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Jiri Menzel to be awarded at IFF Tofifest

Jiri Menzel, an Oscar-winning Czech director will receive a Special Golden Angel for Lifetime Achievement, at the 9th edition of the IFF Tofifest in Torun. The visit of the author of “Closely Watched Trains” will be accompanied by a retrospective of his films and a Masterclass, intended for the film enthusiasts craving for knowledge.

Jiri Menzel will receive a Special Golden Angel of Tofifest for Opening New Horizons and Artistic Contribution to the World’s Cinematography. Menzel is a living legend of cinema. Nobody was as successful, as he was in the disclosing of the Czech soul to the world – particularly the soul described by Bohumil Hrabal. Menzel is not only a director, though. He is also an actor and screenwriter. He directed 28 films, wrote 20 screenplays and starred in mere... 67 titles!

His greatness was quickly recognised. He received the Oscar for Best Non-English Film as early, as for his first independent film – Closely Watched Trains. However, he made his cinema debut a little earlier, with The Death of Mr. Balthazar (1966), which is part of the Pearls of the Deep full-feature collection (1964). After the Oscar-winning Closely Watched Trains, he made the melancholic Capricious Summer (1968), which won him Grand Prix at the IFF in Karlovy Vary. Larks on a String (1969) marked his return to the work of Bohumil Hrabal. The film told a story about the everyday life of the former Czech petty bourgeoisie that was forced to “re-educate” and work at a local scrapyard, in the 1950s. The film was forbidden by the Communist censorship and ended up in a warehouse. It was released as late, as in 1990, at the IFF in Berlin... and won the Golden Bear. In 1968, Menzel was trying to film a comedy – Crime in a Music Hall. Unfortunately, he was forced to stop, when the armies of the Warsaw Pact invaded Czechoslovakia. The authorities banned film production and Menzel took up theatre. It took six long years, before Menzel returned to films.

The return resulted in Who Looks for Gold? (1975), Seclusion Near a Forest (1976 – Silver Hugo at the IFF in Chicago, the FIPRESCI Award at the IFF in Mannheim, the CIC Award at the IFF in San Sebastian) and Those Wonderful Men with a Crank (1978). It was also Menzel’s return to Hrabal – he filmed Cutting It Short (1980) and Snowdrop Celebrations (1983), as well as My Sweet Little Village (1985), based on a screenplay by Zdeňek Svěrák. The year 1989 saw the production of End of Old Times, which received, among others, awards for Best Direction and Best Feature at the IFF in Los Angeles, as well as awards for the Best Direction at the festivals in Montreal, Las Vegas and Melbourne.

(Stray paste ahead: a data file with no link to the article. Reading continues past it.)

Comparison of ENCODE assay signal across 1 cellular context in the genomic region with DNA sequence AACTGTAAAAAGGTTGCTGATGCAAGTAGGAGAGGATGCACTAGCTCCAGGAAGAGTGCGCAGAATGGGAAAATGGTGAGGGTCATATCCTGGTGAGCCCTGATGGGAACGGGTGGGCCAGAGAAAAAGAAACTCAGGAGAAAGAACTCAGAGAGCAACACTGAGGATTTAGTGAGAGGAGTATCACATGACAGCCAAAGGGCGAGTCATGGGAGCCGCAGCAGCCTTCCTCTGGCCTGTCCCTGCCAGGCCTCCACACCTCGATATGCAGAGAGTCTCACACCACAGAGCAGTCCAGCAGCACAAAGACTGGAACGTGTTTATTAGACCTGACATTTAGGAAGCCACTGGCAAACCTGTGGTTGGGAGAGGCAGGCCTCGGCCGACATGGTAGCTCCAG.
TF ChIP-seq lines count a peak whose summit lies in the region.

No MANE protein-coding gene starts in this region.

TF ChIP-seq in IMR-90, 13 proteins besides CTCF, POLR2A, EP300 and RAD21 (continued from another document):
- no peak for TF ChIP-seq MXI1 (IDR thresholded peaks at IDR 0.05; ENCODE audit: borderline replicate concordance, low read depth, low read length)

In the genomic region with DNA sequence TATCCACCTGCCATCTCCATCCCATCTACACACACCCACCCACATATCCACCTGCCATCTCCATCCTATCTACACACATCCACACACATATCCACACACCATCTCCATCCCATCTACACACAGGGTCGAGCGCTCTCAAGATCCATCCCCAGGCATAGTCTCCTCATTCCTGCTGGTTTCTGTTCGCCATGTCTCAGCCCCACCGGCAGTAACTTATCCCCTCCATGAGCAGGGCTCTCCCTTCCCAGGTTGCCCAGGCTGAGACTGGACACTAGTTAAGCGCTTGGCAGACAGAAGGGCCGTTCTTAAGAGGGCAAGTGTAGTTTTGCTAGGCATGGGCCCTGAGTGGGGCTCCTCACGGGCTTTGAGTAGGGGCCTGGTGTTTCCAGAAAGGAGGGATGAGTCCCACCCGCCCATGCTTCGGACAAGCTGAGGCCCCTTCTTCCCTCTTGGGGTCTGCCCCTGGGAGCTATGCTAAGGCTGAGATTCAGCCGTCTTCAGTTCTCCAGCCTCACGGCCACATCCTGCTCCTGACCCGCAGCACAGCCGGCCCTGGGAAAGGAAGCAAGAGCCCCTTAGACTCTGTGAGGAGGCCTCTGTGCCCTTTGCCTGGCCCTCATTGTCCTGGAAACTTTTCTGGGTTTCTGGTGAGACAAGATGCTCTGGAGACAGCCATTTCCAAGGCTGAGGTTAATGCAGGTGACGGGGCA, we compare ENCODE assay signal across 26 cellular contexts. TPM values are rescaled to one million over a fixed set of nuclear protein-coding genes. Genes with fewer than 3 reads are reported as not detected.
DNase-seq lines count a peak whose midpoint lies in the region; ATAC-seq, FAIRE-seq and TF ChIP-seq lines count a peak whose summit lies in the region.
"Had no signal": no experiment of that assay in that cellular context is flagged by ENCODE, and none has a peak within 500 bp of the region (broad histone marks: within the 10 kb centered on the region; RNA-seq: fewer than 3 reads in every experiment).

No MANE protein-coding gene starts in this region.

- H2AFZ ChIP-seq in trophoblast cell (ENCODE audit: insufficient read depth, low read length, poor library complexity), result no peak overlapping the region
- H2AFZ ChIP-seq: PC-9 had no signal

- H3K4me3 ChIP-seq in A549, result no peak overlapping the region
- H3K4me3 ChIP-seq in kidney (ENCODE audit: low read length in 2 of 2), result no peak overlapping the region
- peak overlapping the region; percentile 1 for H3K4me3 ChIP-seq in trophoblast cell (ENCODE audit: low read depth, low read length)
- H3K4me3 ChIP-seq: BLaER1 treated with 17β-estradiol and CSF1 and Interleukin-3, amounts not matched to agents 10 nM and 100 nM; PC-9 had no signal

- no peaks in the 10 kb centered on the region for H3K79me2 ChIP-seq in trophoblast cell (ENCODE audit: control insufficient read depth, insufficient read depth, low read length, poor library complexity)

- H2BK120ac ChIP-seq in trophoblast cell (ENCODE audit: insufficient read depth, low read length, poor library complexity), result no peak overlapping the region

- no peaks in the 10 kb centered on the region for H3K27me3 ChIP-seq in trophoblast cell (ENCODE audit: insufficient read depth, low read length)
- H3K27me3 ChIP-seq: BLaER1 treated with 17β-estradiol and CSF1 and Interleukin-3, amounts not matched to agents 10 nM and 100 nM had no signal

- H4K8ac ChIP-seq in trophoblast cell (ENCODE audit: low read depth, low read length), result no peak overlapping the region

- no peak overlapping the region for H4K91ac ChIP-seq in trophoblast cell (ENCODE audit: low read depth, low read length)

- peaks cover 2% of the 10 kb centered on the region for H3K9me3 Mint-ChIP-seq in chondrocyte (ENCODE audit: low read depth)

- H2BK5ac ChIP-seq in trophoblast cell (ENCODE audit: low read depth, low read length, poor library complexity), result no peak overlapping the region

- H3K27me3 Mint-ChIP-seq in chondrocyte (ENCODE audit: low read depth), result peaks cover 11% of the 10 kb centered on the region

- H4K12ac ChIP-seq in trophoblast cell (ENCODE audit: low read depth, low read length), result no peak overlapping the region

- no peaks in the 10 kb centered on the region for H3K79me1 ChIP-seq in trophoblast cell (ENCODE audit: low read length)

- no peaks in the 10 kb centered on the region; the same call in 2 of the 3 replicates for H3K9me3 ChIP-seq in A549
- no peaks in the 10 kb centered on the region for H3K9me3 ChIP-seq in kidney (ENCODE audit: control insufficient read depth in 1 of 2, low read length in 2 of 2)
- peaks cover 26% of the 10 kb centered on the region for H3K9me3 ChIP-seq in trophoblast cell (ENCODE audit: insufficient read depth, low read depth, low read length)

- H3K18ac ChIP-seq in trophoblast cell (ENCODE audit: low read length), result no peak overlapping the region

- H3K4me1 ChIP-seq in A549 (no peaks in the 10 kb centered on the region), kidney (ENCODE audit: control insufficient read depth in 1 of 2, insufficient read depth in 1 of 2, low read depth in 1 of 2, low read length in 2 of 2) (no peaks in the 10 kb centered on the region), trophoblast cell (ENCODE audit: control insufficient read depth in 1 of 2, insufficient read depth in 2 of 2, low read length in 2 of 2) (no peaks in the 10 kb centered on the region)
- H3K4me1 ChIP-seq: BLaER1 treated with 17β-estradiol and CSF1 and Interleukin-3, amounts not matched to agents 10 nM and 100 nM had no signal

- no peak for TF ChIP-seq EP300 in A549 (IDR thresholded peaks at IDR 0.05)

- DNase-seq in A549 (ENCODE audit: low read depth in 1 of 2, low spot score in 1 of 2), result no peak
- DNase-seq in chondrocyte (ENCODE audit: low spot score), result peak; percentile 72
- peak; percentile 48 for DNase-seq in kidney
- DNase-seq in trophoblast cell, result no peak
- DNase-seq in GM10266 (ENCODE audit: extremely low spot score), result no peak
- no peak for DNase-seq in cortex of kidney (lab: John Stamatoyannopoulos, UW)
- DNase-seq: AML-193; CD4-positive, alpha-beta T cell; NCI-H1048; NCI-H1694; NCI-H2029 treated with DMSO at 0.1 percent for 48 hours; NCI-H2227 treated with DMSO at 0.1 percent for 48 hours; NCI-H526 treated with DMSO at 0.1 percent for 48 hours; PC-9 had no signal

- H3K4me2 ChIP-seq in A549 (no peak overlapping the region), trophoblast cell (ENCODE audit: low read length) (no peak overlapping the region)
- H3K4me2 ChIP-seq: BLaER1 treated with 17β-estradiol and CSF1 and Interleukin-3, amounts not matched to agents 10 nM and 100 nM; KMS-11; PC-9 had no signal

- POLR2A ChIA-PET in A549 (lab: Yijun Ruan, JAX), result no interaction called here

To date, the last film of Jiri Menzel (and yet another variation on the work of Hrabal) has been I Served the King of England (2006) – a beautiful and clever story about the most important things in life, taking place in Czechoslovakia, in 1950s. The film received the FIPRESCI Award in Berlin, as well as four Czech Lions and an award at the IFF in Sofia.

One cannot forget the acting achievements of Jiri Menzel. Film enthusiasts will no doubt remember such films with Jiri Menzel as: Accused (directed by Ján Kadár and Elmar Klos – Oscar in 1965 for the Best Non-English Film), Tender Barbarian (directed by Petr Koliha, 1989), Martha and I (directed by Jiri Weiss, 1990), La Petite Apocalypse – based on a novel by Tadeusz Konwicki (directed by Costa Gavras, 1992). As of now, Jiri Menzel is preparing to star in the newest production by Istvan Szabo – The Door.

Apart from Jiri Menzel, other special guests at Tofifest 2011 include, among others: Jim Sheridan, Jerzy Stuhr, Dagur Kari, Grzegorz Królikiewicz, Robertem Więckiewicz or Lech Majewski.

Grzegorz Królikiewicz, Jim Sheridan and Jiri Menzel will conduct their own Masterclasses (master lectures), during the festival. Admission to all Masterclasses is free, although people with tickets for the film of a particular author, festival passes or sets are admitted first.

”Hrabal, my inspiration” (Closely Watched Trains, Cutting It Short, I Served the King of England)

MASTERCLASS: Grzegorz Królikiewicz
“My Future Cinema – what is beyond the screen?”

“From Scriptwriting to Film Directing. Personal experiences with writing scripts and film directing: My Left Foot, In the Name of the Father, In America”

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